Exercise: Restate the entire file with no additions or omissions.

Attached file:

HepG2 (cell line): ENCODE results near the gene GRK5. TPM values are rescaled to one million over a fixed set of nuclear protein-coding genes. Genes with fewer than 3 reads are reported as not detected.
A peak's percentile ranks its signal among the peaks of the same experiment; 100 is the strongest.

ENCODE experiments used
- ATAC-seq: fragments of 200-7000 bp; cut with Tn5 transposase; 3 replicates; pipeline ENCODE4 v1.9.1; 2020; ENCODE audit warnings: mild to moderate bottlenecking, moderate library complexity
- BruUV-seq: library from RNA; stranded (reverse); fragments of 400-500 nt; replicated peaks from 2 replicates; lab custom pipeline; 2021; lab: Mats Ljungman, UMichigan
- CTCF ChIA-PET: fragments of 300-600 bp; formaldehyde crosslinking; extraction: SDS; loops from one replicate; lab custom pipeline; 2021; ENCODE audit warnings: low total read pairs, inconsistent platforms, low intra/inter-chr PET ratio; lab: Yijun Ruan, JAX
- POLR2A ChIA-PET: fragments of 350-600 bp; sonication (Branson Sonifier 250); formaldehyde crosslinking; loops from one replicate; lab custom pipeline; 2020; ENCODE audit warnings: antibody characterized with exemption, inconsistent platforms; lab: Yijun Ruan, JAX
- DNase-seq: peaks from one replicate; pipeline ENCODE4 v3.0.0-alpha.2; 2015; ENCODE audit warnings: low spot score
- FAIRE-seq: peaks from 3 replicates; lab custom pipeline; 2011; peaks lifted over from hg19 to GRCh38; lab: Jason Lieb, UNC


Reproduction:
HepG2 (cell line): ENCODE results near the gene GRK5. TPM values are rescaled to one million over a fixed set of nuclear protein-coding genes. Genes with fewer than 3 reads are reported as not detected.
A peak's percentile ranks its signal among the peaks of the same experiment; 100 is the strongest.

ENCODE experiments used
- ATAC-seq: fragments of 200-7000 bp; cut with Tn5 transposase; 3 replicates; pipeline ENCODE4 v1.9.1; 2020; ENCODE audit warnings: mild to moderate bottlenecking, moderate library complexity
- BruUV-seq: library from RNA; stranded (reverse); fragments of 400-500 nt; replicated peaks from 2 replicates; lab custom pipeline; 2021; lab: Mats Ljungman, UMichigan
- CTCF ChIA-PET: fragments of 300-600 bp; formaldehyde crosslinking; extraction: SDS; loops from one replicate; lab custom pipeline; 2021; ENCODE audit warnings: low total read pairs, inconsistent platforms, low intra/inter-chr PET ratio; lab: Yijun Ruan, JAX
- POLR2A ChIA-PET: fragments of 350-600 bp; sonication (Branson Sonifier 250); formaldehyde crosslinking; loops from one replicate; lab custom pipeline; 2020; ENCODE audit warnings: antibody characterized with exemption, inconsistent platforms; lab: Yijun Ruan, JAX
- DNase-seq: peaks from one replicate; pipeline ENCODE4 v3.0.0-alpha.2; 2015; ENCODE audit warnings: low spot score
- FAIRE-seq: peaks from 3 replicates; lab custom pipeline; 2011; peaks lifted over from hg19 to GRCh38; lab: Jason Lieb, UNC